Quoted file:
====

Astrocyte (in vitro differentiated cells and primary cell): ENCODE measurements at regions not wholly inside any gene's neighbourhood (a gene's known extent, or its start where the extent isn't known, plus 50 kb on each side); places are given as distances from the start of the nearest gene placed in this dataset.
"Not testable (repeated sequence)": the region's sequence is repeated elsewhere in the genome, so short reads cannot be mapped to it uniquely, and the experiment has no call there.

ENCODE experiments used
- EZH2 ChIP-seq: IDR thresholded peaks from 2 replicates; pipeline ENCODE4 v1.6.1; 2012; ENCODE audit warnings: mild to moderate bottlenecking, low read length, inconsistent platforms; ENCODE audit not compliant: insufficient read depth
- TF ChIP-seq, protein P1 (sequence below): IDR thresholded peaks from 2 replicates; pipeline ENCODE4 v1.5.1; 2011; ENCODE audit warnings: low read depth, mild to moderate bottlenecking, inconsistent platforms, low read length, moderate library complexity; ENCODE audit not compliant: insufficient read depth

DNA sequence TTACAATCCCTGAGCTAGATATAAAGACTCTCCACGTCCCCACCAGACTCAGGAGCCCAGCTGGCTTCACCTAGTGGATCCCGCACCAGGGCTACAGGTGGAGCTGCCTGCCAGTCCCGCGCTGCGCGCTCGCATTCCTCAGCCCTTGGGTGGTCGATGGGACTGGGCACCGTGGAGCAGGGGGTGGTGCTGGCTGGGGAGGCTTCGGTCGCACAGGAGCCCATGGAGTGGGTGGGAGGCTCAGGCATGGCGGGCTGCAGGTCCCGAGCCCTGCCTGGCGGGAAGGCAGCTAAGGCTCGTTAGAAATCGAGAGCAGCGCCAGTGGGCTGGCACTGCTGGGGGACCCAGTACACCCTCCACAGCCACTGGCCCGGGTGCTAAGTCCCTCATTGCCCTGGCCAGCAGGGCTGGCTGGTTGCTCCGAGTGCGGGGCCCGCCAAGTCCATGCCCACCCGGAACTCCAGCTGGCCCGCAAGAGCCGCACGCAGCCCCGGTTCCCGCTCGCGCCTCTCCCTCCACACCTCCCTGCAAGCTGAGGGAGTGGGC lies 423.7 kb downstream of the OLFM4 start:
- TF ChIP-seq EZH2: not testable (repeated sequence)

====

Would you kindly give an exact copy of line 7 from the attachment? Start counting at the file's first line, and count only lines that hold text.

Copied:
- TF ChIP-seq EZH2: not testable (repeated sequence)